Your Workers’ Compensation Rights and Benefits

If you are injured at work — in an accident or from the wear and tear on your body — you have specific and undeniable rights under Florida’s worker’s compensation program. But asserting your rights does not always mean your employer will honor them. You can expect that your company and its workers’ comp insurance carrier will try to limit your benefits or even deny your claim.

The workers compensation attorneys at the law firm of Feldman Williams, PLLC stands up for injured workers. We educate clients about their rights and use our knowledge of the law and trial experience to make employers and insurers hold up their end of the bargain. The insurance companies and large self insured companies seek to terminate an employee’s rights to benefits and minimize or avoid their legal and financial responsibilities under Chapter 440.

For a free initial assessment with our skilled and dedicated attorneys, call our workers comp attorneys. We serve injured workers in the Tampa Bay area, Jacksonville, and statewide. We also have an office in Atlanta, Georgia.

Your Rights Under Florida Workers’ Compensation Law

You can’t sue your employer for a workplace accident, even if your injury was caused by unsafe working conditions or the carelessness of a co-worker. On the other hand, your employer must provide benefits even if the accident was your fault or a freak mishap. This is the trade-off of workers’ comp.

Medical Benefits

You must report a work injury to your employer as soon as possible to establish that your injury is work-related. You are entitled to seek medical treatment at your employer’s expense. Your employer pays for all ongoing medical care deemed reasonable and necessary, including surgery, rehab, medications and medical equipment. Again, we suggest you see a doctor right away — you could be hurt worse than you thought and it helps your case to seek treatment early.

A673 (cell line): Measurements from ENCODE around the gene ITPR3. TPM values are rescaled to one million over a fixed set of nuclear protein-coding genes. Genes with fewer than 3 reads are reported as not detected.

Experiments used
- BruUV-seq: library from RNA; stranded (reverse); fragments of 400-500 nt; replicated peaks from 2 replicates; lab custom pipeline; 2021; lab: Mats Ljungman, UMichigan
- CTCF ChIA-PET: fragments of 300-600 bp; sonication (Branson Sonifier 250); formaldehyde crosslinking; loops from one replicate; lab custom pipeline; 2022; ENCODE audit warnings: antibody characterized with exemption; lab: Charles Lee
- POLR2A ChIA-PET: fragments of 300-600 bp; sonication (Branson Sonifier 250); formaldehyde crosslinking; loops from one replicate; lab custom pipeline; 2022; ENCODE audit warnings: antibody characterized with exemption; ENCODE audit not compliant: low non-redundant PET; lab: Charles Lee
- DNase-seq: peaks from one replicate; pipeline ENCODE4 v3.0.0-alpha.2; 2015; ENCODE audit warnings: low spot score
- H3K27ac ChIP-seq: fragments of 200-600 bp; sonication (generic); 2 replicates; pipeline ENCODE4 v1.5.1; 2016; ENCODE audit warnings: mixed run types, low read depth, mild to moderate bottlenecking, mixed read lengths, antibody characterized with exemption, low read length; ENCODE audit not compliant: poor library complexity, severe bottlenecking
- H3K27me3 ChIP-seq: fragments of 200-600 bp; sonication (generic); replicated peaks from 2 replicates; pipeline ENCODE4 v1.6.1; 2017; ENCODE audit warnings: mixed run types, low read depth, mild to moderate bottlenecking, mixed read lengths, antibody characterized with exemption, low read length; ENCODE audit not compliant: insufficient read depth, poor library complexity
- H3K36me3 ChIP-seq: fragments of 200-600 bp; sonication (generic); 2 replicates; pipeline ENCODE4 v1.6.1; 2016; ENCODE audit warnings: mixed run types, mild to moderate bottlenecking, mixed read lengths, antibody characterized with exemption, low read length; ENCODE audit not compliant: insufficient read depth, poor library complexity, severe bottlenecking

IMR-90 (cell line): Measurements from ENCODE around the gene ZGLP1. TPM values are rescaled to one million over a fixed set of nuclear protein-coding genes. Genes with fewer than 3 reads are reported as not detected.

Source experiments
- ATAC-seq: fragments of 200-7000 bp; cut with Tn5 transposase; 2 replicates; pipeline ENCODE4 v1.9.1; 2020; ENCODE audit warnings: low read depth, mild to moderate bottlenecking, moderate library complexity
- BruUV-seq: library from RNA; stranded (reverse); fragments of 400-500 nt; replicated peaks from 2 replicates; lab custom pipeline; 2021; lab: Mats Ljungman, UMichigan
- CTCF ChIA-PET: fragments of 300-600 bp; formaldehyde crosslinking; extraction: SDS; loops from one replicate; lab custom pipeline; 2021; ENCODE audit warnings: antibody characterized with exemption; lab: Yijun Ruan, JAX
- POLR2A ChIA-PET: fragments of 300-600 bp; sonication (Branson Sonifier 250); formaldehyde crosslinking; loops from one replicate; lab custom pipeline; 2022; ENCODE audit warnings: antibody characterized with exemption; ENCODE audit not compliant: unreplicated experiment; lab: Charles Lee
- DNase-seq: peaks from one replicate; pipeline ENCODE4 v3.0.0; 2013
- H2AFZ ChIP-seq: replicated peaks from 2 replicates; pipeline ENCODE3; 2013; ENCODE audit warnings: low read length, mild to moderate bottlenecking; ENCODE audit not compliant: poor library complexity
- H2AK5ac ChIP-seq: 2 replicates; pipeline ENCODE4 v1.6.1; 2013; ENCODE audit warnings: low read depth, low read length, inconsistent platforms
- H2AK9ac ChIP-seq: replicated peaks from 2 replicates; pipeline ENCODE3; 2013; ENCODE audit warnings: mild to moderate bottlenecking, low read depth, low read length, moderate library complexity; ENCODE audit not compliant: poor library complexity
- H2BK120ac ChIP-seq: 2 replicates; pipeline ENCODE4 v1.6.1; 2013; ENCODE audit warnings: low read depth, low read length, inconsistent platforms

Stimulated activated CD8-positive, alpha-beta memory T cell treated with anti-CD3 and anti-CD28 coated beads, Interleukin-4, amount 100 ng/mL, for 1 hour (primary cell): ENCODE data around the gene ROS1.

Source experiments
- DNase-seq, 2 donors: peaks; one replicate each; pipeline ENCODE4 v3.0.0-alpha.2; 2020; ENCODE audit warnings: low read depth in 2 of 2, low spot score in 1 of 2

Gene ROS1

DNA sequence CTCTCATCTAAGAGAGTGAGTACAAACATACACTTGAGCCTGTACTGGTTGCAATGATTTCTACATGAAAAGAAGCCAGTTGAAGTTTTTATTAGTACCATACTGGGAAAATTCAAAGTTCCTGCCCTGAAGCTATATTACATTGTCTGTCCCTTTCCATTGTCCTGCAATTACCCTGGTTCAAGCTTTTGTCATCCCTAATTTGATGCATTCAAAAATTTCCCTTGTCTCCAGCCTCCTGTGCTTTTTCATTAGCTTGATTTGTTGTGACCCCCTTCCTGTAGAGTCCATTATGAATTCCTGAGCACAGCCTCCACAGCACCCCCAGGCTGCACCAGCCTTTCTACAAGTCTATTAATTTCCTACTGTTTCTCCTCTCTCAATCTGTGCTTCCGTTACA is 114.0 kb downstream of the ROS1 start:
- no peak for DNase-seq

Learn more about what injuries are compensable under Florida workers compensation law.

Wage Benefits

If you cannot return to work, you are entitled to weekly wage benefits to replace your lost income. The type of compensation you will receive will depend on the nature of your disability. While there are many issues to consider regarding disability and benefits, general guidelines are as follows:

  • Temporary Total Disability (TTD): Applies when a worker is unable to perform his or her regular job, the employer does not have alternate work, and the doctor has determined the worker to be TTD. The weekly rate is 75 percent of average weekly pay.
  • Temporary Partial Disability (TPD): Applies when a worker is unable to perform some aspects of his or her regular job. The weekly rate will vary based upon average weekly pay and actual time worked.
  • Permanent Total Disability (PTD): Applies when a worker is unable to perform his or her regular job and unable to find sedentary work within 50 miles of home. The weekly rate is 100 percent of average weekly pay at the time of the injury, and continues for the person’s lifetime.

Lump Sum Settlements

You have the option to take a cash settlement of your medical benefits, wage benefits or both. There are advantages to receiving the money all at once, but, in settling your case, you will waive future rights and benefits. You should definitely have legal counsel to (a) determine if a lump sum is in your best interests and (b) to negotiate a fair amount for your injuries. Feldman Williams, PLLC can help you make an informed choice for your specific situation.

Death Benefits

Spouses and dependent children are entitled to survivor benefits (or a settlement) for a work-related death.

Beyond Worker’s Compensation

If your injury was caused by the negligence of a third party, additional compensation may be available through a personal injury lawsuit.

Your Employer Cannot Fire You for Taking Workers’ Comp

The Florida workers’ compensation laws make it unlawful for any employer to terminate you because you filed a workers’ compensation claim, took disability leave or pursued benefits under Section 440 for your injuries. Additionally, it is unlawful for any employer to refuse to hire you because of your history of having a workers’ compensation injury. If either of these scenarios happens to you, we will take the fight to the employer and pursue your rights in circuit court.

Call us today for a free initial assessment of your workers comp claim.